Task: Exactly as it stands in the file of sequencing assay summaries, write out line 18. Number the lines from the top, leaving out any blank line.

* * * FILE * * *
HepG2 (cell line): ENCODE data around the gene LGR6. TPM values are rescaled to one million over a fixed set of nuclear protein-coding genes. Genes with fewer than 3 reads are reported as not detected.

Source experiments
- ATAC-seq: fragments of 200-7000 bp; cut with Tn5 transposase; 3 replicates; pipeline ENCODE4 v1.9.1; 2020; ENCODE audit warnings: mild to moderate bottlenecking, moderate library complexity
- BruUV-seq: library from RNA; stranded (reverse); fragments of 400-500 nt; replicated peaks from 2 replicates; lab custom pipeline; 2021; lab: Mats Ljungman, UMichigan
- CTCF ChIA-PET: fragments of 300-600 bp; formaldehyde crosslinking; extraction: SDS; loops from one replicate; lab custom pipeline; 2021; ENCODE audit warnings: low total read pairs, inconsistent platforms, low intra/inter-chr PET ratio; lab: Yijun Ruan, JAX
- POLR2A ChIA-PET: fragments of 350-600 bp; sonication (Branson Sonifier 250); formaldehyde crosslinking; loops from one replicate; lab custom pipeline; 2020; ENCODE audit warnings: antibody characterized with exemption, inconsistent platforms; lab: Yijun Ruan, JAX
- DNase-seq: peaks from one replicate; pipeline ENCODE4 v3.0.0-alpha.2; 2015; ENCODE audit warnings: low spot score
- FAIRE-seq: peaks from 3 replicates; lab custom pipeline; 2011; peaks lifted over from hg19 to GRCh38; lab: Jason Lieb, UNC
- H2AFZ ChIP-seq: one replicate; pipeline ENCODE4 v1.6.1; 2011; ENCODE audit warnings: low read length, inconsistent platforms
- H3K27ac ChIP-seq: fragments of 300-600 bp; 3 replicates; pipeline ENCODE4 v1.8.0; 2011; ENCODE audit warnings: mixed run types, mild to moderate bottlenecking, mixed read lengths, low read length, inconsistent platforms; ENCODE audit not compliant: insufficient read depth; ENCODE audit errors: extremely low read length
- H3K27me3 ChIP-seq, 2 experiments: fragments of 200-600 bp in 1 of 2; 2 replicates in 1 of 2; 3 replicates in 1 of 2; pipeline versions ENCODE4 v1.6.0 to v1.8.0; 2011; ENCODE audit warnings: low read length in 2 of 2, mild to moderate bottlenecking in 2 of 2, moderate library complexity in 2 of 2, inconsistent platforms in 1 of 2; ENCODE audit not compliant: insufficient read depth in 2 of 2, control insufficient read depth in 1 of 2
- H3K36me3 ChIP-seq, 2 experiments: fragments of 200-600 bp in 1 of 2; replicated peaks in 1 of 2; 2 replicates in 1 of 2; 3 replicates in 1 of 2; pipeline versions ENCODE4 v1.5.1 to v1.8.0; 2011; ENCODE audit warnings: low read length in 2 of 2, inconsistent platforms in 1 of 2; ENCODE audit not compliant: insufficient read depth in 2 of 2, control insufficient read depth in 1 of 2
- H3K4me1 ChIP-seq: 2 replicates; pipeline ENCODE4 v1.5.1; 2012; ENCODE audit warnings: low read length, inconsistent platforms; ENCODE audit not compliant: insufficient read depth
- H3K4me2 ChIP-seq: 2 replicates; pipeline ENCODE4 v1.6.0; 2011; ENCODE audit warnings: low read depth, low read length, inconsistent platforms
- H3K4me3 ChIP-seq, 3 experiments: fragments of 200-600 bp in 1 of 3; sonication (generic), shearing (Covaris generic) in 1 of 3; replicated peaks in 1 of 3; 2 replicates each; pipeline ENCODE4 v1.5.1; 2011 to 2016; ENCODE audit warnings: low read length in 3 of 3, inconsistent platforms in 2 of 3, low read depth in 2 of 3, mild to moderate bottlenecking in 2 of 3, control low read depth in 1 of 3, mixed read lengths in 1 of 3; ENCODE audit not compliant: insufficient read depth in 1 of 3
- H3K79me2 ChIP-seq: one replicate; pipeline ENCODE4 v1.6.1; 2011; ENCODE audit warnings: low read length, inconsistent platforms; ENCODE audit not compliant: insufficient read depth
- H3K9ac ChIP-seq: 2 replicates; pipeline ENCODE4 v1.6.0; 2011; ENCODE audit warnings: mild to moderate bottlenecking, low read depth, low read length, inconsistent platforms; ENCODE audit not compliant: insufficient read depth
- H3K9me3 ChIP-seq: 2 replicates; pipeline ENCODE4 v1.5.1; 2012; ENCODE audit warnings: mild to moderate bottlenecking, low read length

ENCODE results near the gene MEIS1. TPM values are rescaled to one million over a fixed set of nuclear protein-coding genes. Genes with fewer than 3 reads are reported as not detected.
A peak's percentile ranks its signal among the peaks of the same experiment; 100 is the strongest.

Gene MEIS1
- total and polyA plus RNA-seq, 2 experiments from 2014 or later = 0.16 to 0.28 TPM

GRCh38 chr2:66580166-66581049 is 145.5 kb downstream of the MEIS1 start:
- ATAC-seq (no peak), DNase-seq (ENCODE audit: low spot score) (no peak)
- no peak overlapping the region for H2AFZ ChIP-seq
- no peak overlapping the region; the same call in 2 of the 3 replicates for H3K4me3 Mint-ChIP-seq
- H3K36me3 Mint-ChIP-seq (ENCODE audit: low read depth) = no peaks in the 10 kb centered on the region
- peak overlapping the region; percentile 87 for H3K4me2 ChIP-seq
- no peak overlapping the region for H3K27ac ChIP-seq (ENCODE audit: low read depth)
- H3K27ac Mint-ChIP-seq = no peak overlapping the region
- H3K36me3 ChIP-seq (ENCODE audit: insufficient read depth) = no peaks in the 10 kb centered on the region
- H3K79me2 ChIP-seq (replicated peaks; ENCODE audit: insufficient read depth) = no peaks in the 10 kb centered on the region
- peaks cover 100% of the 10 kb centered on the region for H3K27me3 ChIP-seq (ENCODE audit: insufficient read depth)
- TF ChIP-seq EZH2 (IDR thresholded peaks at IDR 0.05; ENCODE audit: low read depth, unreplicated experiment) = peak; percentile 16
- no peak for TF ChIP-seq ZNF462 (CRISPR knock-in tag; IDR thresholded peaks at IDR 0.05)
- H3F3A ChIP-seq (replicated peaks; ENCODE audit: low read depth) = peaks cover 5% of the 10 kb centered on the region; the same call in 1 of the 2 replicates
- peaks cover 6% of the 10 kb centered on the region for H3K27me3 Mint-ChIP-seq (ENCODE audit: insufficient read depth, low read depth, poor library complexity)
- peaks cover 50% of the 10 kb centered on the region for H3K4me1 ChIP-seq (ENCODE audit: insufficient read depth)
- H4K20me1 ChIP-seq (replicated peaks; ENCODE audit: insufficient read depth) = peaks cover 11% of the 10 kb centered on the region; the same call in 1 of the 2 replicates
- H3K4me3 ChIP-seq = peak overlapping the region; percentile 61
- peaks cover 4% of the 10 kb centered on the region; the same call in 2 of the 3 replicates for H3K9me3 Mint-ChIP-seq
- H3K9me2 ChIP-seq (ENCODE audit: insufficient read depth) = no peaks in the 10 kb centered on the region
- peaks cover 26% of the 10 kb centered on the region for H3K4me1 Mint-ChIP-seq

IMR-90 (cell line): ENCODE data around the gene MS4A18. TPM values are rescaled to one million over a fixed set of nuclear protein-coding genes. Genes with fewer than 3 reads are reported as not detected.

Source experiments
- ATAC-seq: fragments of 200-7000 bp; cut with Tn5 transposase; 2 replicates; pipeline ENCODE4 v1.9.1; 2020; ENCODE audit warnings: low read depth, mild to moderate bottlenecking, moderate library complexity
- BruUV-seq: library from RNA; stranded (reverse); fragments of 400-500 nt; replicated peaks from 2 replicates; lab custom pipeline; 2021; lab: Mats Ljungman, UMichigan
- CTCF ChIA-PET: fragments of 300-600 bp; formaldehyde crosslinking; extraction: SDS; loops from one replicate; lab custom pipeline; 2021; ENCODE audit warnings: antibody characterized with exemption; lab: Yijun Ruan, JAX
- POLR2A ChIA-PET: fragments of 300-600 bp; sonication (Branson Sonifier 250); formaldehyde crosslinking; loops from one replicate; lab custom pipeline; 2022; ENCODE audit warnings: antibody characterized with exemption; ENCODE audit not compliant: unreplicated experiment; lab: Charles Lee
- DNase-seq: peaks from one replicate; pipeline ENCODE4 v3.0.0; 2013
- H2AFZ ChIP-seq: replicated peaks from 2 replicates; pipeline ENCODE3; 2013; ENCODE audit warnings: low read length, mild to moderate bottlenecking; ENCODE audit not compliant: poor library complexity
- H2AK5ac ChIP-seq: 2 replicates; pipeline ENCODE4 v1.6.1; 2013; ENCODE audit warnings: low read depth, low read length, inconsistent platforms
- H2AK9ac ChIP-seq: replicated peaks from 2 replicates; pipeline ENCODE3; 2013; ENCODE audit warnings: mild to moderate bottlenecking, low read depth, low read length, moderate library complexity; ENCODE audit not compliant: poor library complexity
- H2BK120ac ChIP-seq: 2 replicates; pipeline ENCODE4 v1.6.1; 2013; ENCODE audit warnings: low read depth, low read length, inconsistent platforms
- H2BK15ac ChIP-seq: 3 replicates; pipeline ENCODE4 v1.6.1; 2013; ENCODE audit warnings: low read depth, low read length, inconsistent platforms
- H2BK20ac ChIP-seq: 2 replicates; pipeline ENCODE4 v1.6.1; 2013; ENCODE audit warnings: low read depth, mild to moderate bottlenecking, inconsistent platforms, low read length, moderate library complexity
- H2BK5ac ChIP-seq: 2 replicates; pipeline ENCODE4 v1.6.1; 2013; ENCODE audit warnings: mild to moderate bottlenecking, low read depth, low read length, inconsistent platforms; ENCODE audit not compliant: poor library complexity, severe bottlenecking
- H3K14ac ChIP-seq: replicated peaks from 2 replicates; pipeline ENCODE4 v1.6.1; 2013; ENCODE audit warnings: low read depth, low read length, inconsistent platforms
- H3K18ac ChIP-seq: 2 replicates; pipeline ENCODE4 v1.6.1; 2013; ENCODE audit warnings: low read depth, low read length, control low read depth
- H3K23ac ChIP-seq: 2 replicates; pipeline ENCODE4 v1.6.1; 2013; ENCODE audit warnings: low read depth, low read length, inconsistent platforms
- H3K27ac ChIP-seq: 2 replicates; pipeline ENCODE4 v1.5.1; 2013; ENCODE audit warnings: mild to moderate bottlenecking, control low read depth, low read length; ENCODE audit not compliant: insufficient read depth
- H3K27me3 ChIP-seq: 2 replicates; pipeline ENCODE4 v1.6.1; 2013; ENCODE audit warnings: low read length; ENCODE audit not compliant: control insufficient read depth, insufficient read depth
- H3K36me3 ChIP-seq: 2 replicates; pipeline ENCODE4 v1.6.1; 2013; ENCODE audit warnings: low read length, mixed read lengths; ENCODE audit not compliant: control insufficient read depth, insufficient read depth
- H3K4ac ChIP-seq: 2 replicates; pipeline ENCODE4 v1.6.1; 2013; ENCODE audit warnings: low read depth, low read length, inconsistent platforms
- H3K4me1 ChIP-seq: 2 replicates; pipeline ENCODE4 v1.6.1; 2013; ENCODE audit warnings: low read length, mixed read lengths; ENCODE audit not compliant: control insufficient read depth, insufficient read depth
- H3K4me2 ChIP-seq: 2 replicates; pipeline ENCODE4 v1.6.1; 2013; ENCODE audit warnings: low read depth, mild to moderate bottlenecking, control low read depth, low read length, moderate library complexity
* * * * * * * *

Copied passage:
- H3K9me3 ChIP-seq: 2 replicates; pipeline ENCODE4 v1.5.1; 2012; ENCODE audit warnings: mild to moderate bottlenecking, low read length